Audio quality of this German Archiv recording is noticeably pleasant to the ear. Louder parts do not have the accompanying outbursts of digital junk noise typically present in many digital recordings; it's just pure sweet music. Archiv did this one right. Recommended for the high audio quality. Every piece is a masterpiece played with verve and energy.
The music of the Eighteenth century features delicate textures and refinement as well as expressiveness and energy. This was the age of the smaller chamber orchestra, and Bach was one of the compositional geniuses of the century. In this recording, the award-winning Amsterdam Baroque Orchestra, which specializes in authentic renditions on fine reproduction period instruments, performs four delightful Bach suites, including No. 1 in C, No. 2 in B Minor and Nos. 3 and 4 in D Major.
Als die Bachforschung Mitte der 80er Jahre beweisen konnte, dass nicht Die Kunst der Fuge, sondern die Zusammenstellung der H-Moll-Messe Bach in seinen letzten Lebensjahren beschäftigt hat, rückte der theologische Aspekt im Schaffen Bachs, den man zwischenzeitlich als in den späten Leipziger Jahren zunehmend bedeutungslos sehen wollte, wieder ins Zentrum der Betrachtung. Freilich besteht die Messe zum größten Teil aus schon vorher in anderen Zusammenhängen komponierten Einzelteilen, aber sie erfuhren zum Zeitpunkt der Kompilation teilweise grundlegende Umgestaltung. Zumindest das "Et incarnatus est" ist jedoch eine sehr späte, möglicherweise sogar die letzte Komposition Bachs. Sie steht in der Messe neben dem "Crucifixus", der Kontrafaktur eines Satzes aus der frühen Kantate BWV 12: Frühe und späteste Schichten im Schaffen Bachs fügen sich völlig bruchlos aneinander.
A selection of Bach's secular smaller-scale choral and vocal works in the Suzuki BIS cantata cycle delights as much as the weightier ones have done.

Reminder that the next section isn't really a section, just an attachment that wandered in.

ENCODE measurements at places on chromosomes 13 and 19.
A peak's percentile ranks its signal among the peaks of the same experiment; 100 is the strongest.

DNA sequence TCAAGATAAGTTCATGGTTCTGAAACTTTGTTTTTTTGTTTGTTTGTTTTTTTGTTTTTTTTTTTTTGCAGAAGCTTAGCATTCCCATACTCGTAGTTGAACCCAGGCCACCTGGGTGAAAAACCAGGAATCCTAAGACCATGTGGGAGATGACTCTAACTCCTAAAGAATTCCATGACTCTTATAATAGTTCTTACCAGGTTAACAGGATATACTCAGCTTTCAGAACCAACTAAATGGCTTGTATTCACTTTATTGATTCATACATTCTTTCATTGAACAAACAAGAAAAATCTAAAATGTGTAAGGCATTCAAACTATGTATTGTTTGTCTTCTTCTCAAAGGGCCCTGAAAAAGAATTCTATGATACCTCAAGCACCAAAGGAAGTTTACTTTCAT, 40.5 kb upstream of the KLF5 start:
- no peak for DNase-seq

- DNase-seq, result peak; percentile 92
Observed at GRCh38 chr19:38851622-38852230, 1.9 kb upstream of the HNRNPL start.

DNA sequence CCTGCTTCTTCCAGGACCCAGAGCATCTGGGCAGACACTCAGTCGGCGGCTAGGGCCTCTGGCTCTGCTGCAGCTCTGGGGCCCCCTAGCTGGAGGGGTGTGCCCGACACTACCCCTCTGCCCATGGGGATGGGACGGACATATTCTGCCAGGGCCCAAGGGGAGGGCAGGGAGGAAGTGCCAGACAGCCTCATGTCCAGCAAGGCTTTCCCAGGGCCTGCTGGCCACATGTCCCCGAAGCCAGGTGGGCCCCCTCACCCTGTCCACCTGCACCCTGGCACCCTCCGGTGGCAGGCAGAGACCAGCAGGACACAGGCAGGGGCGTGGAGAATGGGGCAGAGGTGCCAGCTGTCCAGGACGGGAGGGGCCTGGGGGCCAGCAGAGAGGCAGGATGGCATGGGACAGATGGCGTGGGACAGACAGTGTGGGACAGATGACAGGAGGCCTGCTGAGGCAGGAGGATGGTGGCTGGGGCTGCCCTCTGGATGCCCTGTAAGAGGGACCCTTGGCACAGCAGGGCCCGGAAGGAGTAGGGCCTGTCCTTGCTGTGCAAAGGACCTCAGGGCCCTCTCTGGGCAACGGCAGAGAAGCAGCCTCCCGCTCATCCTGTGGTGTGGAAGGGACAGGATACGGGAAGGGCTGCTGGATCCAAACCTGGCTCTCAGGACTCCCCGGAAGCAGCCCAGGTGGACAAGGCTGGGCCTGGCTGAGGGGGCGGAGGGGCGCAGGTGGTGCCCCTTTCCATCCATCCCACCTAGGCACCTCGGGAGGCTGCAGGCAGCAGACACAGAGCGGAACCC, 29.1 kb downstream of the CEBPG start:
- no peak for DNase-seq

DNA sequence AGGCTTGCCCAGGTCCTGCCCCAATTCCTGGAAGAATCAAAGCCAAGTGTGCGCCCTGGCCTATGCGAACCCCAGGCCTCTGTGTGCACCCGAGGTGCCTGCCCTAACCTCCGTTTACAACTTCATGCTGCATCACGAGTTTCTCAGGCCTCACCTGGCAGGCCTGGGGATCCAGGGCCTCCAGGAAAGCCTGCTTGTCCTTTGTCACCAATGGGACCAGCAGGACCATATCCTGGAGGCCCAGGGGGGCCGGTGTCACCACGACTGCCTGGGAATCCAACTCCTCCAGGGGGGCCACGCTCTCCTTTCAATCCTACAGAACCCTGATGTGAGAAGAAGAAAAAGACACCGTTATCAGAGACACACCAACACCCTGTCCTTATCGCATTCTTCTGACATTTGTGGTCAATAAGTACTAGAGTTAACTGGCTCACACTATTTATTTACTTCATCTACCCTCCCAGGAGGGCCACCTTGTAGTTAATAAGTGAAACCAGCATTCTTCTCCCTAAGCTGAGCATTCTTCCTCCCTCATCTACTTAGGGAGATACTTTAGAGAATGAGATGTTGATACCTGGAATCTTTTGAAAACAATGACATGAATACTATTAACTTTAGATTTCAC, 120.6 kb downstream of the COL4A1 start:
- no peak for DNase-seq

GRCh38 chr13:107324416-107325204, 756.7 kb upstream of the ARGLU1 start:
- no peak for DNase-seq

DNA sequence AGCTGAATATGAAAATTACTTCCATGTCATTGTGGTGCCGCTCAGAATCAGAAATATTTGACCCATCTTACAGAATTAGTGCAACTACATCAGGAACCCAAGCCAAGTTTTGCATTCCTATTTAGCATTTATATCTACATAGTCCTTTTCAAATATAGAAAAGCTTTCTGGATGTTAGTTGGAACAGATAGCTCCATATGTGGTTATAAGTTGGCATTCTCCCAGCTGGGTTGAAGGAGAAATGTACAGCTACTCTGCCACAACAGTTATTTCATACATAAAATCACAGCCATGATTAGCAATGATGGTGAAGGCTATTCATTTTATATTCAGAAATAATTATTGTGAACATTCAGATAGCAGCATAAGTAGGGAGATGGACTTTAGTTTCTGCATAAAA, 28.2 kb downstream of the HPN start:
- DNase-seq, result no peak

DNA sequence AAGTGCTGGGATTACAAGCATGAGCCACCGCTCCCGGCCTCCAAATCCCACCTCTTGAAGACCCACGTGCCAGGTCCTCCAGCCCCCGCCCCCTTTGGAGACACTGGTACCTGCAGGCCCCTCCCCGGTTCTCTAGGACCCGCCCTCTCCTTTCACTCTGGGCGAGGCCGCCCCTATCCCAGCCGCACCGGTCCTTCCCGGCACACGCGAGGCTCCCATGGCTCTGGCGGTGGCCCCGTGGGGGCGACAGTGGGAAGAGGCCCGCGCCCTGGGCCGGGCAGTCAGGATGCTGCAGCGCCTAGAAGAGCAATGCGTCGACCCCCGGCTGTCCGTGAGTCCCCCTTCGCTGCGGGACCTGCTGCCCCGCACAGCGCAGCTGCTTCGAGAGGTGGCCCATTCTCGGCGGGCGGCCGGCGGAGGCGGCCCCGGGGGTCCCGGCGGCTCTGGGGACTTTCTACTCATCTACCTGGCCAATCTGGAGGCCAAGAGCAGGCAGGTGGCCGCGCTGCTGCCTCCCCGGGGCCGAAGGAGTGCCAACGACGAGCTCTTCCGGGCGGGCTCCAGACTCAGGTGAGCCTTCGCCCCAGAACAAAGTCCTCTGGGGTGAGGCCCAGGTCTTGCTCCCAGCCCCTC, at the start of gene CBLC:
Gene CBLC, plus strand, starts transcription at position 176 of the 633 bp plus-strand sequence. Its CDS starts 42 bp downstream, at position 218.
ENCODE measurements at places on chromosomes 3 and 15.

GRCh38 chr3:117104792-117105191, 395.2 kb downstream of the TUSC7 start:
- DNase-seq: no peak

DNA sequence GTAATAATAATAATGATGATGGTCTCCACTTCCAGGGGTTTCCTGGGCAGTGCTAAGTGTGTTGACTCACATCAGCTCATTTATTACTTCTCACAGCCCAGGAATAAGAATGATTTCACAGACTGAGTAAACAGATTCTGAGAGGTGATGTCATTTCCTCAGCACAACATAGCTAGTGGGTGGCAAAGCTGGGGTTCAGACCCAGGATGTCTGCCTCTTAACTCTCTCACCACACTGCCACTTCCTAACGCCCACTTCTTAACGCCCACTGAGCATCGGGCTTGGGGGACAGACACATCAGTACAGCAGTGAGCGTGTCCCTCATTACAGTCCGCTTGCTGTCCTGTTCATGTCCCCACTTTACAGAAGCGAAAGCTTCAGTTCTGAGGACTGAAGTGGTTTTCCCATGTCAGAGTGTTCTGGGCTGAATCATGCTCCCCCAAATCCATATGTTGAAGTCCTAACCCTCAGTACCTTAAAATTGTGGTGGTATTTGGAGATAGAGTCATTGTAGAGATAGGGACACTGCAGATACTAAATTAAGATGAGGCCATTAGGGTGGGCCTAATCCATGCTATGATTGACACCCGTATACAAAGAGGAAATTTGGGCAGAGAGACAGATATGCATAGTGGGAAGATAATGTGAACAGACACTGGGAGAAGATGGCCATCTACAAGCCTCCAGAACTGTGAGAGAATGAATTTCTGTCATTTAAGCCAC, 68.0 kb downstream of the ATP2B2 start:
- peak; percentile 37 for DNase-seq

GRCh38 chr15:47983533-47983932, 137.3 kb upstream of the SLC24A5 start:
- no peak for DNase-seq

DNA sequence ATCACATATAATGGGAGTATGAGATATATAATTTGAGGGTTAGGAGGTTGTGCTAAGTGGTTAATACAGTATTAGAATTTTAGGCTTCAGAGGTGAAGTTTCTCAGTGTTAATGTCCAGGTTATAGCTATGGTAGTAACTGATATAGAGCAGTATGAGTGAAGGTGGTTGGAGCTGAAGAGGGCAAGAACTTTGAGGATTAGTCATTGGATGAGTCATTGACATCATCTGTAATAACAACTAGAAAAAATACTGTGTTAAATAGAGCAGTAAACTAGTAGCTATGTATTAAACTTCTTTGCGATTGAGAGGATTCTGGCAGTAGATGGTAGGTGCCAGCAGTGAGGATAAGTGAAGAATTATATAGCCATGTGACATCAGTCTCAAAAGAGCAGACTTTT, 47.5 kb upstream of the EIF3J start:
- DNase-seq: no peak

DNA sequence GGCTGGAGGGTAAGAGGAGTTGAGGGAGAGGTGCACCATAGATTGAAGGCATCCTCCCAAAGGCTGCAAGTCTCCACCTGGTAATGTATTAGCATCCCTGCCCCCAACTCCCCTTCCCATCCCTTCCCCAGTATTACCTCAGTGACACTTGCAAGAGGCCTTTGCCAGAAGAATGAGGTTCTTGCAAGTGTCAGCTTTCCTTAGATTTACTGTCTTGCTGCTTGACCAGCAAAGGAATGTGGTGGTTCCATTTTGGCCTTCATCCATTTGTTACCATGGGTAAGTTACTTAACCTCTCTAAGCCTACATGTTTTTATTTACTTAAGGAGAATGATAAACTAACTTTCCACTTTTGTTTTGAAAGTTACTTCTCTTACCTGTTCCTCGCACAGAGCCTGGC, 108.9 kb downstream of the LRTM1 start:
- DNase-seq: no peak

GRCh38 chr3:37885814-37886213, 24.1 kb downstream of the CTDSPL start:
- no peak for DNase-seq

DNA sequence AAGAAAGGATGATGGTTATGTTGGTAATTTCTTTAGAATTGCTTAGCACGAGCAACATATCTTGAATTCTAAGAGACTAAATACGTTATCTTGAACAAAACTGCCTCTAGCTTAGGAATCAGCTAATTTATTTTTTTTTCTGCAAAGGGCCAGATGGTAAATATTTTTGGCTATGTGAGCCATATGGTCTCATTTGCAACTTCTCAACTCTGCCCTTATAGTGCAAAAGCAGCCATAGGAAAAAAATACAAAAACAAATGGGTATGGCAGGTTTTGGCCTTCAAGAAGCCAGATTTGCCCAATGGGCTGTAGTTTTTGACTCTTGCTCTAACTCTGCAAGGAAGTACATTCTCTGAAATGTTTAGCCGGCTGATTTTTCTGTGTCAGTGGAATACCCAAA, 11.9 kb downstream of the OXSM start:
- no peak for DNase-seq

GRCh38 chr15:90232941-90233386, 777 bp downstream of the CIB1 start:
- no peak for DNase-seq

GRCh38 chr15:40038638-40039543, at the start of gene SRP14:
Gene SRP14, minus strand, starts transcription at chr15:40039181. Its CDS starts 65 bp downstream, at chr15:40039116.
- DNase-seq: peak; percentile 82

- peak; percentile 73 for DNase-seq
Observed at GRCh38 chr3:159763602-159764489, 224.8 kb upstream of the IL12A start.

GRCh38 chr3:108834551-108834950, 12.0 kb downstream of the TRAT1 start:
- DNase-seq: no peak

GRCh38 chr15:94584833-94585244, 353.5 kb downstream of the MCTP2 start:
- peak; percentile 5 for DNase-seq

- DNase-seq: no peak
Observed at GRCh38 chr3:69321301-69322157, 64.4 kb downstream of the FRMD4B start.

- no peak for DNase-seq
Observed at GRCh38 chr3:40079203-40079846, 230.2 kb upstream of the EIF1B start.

Masaaki Suzuki is nearing the end of the excellent BIS cycle of all the Bach cantatas. Other complete current cycles of note are those by Ton Koopman on Challenge and John Eliot Gardiner on SDG. This is the only one on SACD although the disks can also be played in stereo on CD players and most computers. It's also a cycle using period instruments; Koopman's and Gardiner's do not.
Bach’s St. John Passion with a star-studded lineup of soprano Johennette Zomer, countertenor Andreas Scholl, tenor Mark Padmore, and bass Klaus Mertens, conducted by Ton Koopman, was bound to be—and indeed was—an enjoyable affair. A little over two years ago the Bavarian Radio Symphony Orchestra performed the B-minor Mass with him, now they tackled the ‘smaller’ Passion…
By his twenties, Antonius "Ton" Koopman was already carving a musical niche for himself in which he would rise to become one of the world's most prominent performers in the early music movement. Koopman was born in the Dutch town of Zwolle in 1944. After what he describes as a "classical education," he went to Amsterdam to study organ (with Simon C. Jansen), harpsichord (with Gustav Leonhardt), and musicology. Koopman's musical interests from the outset centered upon the re-creation of older musics on their original instruments in a thoroughly researched historical performing style. He founded his first Baroque orchestra in 1966, followed by an exuberant career (40 years and counting) of mingled performance, conducting, and scholarship.